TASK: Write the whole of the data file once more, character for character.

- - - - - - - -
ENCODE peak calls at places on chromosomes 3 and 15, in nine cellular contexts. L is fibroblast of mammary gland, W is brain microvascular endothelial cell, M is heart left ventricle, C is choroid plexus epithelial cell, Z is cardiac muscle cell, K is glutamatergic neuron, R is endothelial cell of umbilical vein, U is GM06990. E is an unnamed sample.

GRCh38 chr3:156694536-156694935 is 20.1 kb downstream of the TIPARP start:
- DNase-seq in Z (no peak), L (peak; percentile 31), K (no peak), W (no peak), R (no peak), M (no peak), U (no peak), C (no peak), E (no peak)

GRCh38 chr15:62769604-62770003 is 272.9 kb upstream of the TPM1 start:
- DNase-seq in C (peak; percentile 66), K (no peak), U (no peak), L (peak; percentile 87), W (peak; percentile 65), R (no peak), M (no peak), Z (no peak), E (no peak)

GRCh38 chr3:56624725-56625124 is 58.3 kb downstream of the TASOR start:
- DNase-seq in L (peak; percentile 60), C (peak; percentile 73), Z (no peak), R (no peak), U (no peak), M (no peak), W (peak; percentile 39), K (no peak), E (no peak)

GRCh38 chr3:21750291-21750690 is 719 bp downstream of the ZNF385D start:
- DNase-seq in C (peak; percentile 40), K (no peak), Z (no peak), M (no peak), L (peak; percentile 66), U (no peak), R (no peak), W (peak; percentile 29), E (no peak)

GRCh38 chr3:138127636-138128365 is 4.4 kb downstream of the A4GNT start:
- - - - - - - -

ENCODE peak calls at places on chromosomes 3 and 15, in nine cellular contexts. L is fibroblast of mammary gland, W is brain microvascular endothelial cell, M is heart left ventricle, C is choroid plexus epithelial cell, Z is cardiac muscle cell, K is glutamatergic neuron, R is endothelial cell of umbilical vein, U is GM06990. E is an unnamed sample.

GRCh38 chr3:156694536-156694935 is 20.1 kb downstream of the TIPARP start:
- DNase-seq in Z (no peak), L (peak; percentile 31), K (no peak), W (no peak), R (no peak), M (no peak), U (no peak), C (no peak), E (no peak)

GRCh38 chr15:62769604-62770003 is 272.9 kb upstream of the TPM1 start:
- DNase-seq in C (peak; percentile 66), K (no peak), U (no peak), L (peak; percentile 87), W (peak; percentile 65), R (no peak), M (no peak), Z (no peak), E (no peak)

GRCh38 chr3:56624725-56625124 is 58.3 kb downstream of the TASOR start:
- DNase-seq in L (peak; percentile 60), C (peak; percentile 73), Z (no peak), R (no peak), U (no peak), M (no peak), W (peak; percentile 39), K (no peak), E (no peak)

GRCh38 chr3:21750291-21750690 is 719 bp downstream of the ZNF385D start:
- DNase-seq in C (peak; percentile 40), K (no peak), Z (no peak), M (no peak), L (peak; percentile 66), U (no peak), R (no peak), W (peak; percentile 29), E (no peak)

GRCh38 chr3:138127636-138128365 is 4.4 kb downstream of the A4GNT start: